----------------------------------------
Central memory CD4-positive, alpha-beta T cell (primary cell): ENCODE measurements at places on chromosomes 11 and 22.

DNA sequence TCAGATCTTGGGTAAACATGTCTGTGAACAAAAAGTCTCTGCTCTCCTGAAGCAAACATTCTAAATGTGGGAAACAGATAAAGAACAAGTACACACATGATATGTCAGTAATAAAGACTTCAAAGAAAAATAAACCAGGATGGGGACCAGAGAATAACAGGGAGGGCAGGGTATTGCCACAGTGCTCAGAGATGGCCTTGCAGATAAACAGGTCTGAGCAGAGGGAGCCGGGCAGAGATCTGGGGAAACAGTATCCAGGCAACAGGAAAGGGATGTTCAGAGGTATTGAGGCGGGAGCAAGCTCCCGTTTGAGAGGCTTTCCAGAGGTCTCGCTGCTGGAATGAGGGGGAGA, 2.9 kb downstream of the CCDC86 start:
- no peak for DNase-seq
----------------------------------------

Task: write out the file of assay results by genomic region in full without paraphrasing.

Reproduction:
Central memory CD4-positive, alpha-beta T cell (primary cell): ENCODE measurements at places on chromosomes 11 and 22.

DNA sequence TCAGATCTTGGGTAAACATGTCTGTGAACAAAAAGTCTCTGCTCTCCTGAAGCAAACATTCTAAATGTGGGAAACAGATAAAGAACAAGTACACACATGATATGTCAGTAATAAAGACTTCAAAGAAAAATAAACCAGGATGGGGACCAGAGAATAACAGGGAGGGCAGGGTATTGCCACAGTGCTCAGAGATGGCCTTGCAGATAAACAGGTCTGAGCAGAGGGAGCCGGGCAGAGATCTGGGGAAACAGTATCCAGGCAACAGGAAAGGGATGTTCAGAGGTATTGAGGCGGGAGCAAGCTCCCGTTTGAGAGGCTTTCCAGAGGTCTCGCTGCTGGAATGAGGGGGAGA, 2.9 kb downstream of the CCDC86 start:
- no peak for DNase-seq